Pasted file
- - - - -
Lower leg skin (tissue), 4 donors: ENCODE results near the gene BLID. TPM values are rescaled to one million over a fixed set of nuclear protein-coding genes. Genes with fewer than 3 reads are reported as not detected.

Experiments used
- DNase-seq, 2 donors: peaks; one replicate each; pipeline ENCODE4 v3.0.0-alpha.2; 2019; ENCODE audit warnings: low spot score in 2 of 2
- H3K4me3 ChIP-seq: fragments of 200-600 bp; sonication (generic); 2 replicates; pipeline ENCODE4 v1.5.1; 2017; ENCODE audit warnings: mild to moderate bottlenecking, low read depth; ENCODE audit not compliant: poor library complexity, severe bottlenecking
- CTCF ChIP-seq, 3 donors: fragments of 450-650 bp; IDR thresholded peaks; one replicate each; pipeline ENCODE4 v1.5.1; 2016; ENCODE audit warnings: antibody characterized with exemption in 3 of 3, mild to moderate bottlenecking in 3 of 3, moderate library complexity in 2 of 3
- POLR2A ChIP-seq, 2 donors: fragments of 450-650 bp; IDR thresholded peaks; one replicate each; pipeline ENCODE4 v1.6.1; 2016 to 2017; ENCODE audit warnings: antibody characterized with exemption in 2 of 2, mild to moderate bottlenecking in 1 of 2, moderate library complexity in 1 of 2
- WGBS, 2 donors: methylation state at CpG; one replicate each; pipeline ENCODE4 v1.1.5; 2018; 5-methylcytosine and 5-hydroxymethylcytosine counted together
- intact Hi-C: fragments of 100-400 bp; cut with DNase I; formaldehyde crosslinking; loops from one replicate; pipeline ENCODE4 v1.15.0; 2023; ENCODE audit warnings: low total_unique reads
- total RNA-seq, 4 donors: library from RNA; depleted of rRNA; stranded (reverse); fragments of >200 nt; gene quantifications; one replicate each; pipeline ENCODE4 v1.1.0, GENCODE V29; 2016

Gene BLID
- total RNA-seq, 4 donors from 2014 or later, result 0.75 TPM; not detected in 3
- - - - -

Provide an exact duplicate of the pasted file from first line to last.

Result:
Lower leg skin (tissue), 4 donors: ENCODE results near the gene BLID. TPM values are rescaled to one million over a fixed set of nuclear protein-coding genes. Genes with fewer than 3 reads are reported as not detected.

Experiments used
- DNase-seq, 2 donors: peaks; one replicate each; pipeline ENCODE4 v3.0.0-alpha.2; 2019; ENCODE audit warnings: low spot score in 2 of 2
- H3K4me3 ChIP-seq: fragments of 200-600 bp; sonication (generic); 2 replicates; pipeline ENCODE4 v1.5.1; 2017; ENCODE audit warnings: mild to moderate bottlenecking, low read depth; ENCODE audit not compliant: poor library complexity, severe bottlenecking
- CTCF ChIP-seq, 3 donors: fragments of 450-650 bp; IDR thresholded peaks; one replicate each; pipeline ENCODE4 v1.5.1; 2016; ENCODE audit warnings: antibody characterized with exemption in 3 of 3, mild to moderate bottlenecking in 3 of 3, moderate library complexity in 2 of 3
- POLR2A ChIP-seq, 2 donors: fragments of 450-650 bp; IDR thresholded peaks; one replicate each; pipeline ENCODE4 v1.6.1; 2016 to 2017; ENCODE audit warnings: antibody characterized with exemption in 2 of 2, mild to moderate bottlenecking in 1 of 2, moderate library complexity in 1 of 2
- WGBS, 2 donors: methylation state at CpG; one replicate each; pipeline ENCODE4 v1.1.5; 2018; 5-methylcytosine and 5-hydroxymethylcytosine counted together
- intact Hi-C: fragments of 100-400 bp; cut with DNase I; formaldehyde crosslinking; loops from one replicate; pipeline ENCODE4 v1.15.0; 2023; ENCODE audit warnings: low total_unique reads
- total RNA-seq, 4 donors: library from RNA; depleted of rRNA; stranded (reverse); fragments of >200 nt; gene quantifications; one replicate each; pipeline ENCODE4 v1.1.0, GENCODE V29; 2016

Gene BLID
- total RNA-seq, 4 donors from 2014 or later, result 0.75 TPM; not detected in 3